In fact, disaffected by Britain’s politics, from Ekaterinburg Sydney went not west, but east – to Siberian Omsk and then further east, to Beijing and then Harbin in Manchuria. Off and on he would spend another 17 years here, in Russian China. In about 1922 he suffered a serious illness. His religiosity seems to have grown further and after this he would go to study for the Anglican priesthood at St Stephen’s House in Oxford. However, for someone with the world-changing experience that he had had, that was not his way; perhaps he still found Anglicanism ‘stuffy’, I think he would have found almost anything stuffy after what he had been through – seeing his adopted Family wiped out. Finally, in 1934, in Harbin, Sydney joined the Far Eastern Metropolia of the Russian Orthodox Church Outside Russia.

There is no doubt that he did this as a direct result of the example of the Imperial Family, for he took the Orthodox name of Alexis – the name of the Tsarevich, whom he naturally saw as a martyr. He was to describe this act as ‘getting home after a long journey’, words which perhaps describe the reception into the Orthodox Church of any Western person. Thus, from England, to Russia and then to China, he had found his way. In December 1934, aged almost 59, he became successively monk, deacon and priest. He was now to be known as Fr Nicholas – a name deliberately taken in honour of the martyred Tsar Nicholas. In 1935 he was made Abbot by Metr Antony of Kiev, the head of our multinational Russian Orthodox Church Outside Russia, and later received the title of Archimandrite.

Wishing to establish some ‘Anglo-Orthodox organisation’, in 1937 Fr Nicholas Gibbes came back to live in England permanently. He was aged 61. Of this move he wrote: ‘It is my earnest hope that the Anglican Church should put itself right with the Holy Orthodox Church’. He went to live in London in the hope of setting up an English-language parish within the Russian Orthodox Church Outside Russia. In this he did not succeed and in 1940 he moved to Oxford. In this last part of his life in Oxford he became the founder of the first Russian Orthodox church in Oxford at 4, Marston Street, where he lived in humble and modest circumstances. In recalling the address of that first church, dedicated to St Nicholas, we cannot help recalling that today’s Russian Orthodox St Nicholas church in Oxford is not very far away from it.

Not an organiser, sometimes rather erratic, even eccentric, Fr Nicholas was not perhaps an ideal parish priest, but he was sincere and well-respected. In Oxford he cherished his mementoes of the Imperial Family to the end. Before he departed this life, on 24 March 1963, an icon given to him by the Imperial Family, was miraculously renewed and began to shine. One who knew him at the time confirmed this and after Fr Nicholas’ death, commented that now at last Fr Nicholas was seeing the Imperial Family again – for he had been waiting for this moment for 45 years. He was going to meet once more those who had shaped his destiny in this world.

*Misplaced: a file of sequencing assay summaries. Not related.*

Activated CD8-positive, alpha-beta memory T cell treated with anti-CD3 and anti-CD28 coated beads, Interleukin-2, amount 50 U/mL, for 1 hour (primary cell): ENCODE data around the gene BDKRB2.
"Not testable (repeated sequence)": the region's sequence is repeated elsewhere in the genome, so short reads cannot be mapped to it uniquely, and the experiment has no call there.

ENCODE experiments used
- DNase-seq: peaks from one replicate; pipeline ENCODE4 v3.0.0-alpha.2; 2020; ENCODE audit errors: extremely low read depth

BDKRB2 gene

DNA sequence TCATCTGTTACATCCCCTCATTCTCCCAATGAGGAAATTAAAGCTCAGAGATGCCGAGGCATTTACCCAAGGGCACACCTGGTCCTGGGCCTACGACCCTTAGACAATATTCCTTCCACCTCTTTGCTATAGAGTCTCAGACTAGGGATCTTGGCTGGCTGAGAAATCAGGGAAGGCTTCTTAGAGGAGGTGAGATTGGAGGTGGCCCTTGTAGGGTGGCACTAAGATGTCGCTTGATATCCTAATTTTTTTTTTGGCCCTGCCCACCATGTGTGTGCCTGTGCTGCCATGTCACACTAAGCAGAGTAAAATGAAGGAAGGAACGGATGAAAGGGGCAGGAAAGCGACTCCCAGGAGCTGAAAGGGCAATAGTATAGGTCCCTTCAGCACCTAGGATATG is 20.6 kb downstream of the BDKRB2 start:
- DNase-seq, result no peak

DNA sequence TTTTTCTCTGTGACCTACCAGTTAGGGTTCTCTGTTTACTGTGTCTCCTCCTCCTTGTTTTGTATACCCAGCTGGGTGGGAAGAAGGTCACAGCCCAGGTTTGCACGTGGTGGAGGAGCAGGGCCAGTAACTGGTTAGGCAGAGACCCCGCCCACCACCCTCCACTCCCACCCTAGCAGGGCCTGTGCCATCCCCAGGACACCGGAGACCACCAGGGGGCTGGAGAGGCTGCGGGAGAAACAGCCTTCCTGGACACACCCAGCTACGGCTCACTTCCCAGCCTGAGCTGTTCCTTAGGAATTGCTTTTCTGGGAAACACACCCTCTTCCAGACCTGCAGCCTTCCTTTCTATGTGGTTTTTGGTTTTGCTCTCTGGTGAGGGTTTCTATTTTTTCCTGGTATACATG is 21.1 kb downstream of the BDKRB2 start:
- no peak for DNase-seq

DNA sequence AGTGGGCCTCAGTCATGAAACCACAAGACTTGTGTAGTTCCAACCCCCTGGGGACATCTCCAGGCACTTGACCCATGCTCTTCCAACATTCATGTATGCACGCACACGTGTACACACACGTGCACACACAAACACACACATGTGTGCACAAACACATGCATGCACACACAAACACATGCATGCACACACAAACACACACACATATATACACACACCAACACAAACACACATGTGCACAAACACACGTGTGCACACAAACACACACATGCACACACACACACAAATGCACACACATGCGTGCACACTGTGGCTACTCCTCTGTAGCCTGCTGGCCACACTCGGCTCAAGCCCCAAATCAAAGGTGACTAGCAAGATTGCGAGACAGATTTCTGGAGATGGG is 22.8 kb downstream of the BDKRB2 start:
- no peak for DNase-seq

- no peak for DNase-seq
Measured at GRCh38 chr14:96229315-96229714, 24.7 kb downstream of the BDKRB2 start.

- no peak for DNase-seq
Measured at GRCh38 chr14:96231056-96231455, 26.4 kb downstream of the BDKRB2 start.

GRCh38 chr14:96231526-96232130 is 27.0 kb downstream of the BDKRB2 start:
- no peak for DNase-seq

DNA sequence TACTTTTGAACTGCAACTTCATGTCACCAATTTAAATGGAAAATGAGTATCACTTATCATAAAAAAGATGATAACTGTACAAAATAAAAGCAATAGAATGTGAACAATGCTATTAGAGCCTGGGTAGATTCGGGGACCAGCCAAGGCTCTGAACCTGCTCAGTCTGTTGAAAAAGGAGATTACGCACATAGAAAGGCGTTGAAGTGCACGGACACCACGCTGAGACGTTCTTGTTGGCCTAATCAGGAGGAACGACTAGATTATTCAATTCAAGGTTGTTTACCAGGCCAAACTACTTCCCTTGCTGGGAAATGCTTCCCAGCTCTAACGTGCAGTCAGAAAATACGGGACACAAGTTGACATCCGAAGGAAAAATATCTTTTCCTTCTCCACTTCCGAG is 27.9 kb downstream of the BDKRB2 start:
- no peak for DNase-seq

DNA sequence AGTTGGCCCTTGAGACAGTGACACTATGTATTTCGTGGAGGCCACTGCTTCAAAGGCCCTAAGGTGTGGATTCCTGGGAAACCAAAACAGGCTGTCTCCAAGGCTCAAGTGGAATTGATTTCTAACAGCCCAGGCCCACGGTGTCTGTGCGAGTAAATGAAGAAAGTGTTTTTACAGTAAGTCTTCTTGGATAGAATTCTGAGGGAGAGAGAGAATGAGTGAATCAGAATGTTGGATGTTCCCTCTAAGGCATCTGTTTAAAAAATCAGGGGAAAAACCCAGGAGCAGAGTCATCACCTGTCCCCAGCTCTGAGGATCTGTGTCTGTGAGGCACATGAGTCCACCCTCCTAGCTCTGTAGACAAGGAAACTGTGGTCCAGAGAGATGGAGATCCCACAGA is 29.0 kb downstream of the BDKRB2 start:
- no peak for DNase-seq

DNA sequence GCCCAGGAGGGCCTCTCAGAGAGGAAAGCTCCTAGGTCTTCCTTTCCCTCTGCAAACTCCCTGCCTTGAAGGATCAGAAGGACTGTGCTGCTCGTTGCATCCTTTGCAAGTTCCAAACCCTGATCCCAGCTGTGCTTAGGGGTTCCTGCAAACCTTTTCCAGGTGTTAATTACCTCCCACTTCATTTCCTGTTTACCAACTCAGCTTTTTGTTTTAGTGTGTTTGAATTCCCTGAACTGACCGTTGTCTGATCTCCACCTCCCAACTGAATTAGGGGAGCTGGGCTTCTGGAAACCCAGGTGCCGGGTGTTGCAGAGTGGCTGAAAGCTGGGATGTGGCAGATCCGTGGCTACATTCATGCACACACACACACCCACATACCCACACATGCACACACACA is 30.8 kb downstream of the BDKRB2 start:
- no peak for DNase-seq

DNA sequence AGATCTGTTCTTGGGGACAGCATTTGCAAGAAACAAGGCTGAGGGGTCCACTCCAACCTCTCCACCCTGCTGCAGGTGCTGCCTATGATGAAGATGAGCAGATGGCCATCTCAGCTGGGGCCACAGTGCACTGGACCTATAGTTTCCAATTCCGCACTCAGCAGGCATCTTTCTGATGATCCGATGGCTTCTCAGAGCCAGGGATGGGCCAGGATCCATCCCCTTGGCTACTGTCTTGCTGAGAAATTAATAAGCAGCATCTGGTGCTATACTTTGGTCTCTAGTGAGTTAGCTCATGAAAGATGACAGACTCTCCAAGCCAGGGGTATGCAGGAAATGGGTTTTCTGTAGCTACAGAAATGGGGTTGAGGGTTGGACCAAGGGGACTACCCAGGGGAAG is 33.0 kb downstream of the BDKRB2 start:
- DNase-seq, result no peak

In the 1980s in an old people’s home outside Paris I met a parishioner of our Russian Orthodox Church Outside Russia, Count Nikolai Komstadius. He had met Fr Nicholas in 1954, in connection with the false Anastasia, but perhaps had seen him before, since his father had been in charge of the Tsarskoe Selo estate and he himself had been a childhood friend of the Tsarevich. I remember in the 1980s visiting him. In the corner of his room in front of an icon of the martyred Tsarevich there burned an icon-lamp. He turned to me and said: ‘That is such a good likeness, it is just like him and yet also it is an icon’. Not many of us lives to see a childhood playfriend become a saint and have his icon painted. Yet as a young man in his thirties Fr Nicholas had known a whole family, whom he considered to be saints. Indeed, he had been converted by their example.

There are those who have life-changing experiences. They are fortunate, because they stop living superficially, stop drifting through life and stop wasting God-sent opportunities and so find their destiny. Such life-changing experiences can become a blessing if we allow them to become so. Fr Nicholas was one such person, only his life-changing experience was also one that had changed the history of the whole world. For a provincial Victorian Yorkshire bank manager’s son, who had grown up with his parents John and Mary, he had come very far. And yet surely the seeds had been there from the beginning. To be converted we first of all need spiritual sensitivity, a seeking spirit, but secondly we also need an example. Fr Nicholas had had both, the example being the Imperial Martyrs. As that late and wonderful gentlewoman Princess Koutaissova, whom many of us knew, said of his priesthood: ‘He was following his faithfulness to the Imperial Family’.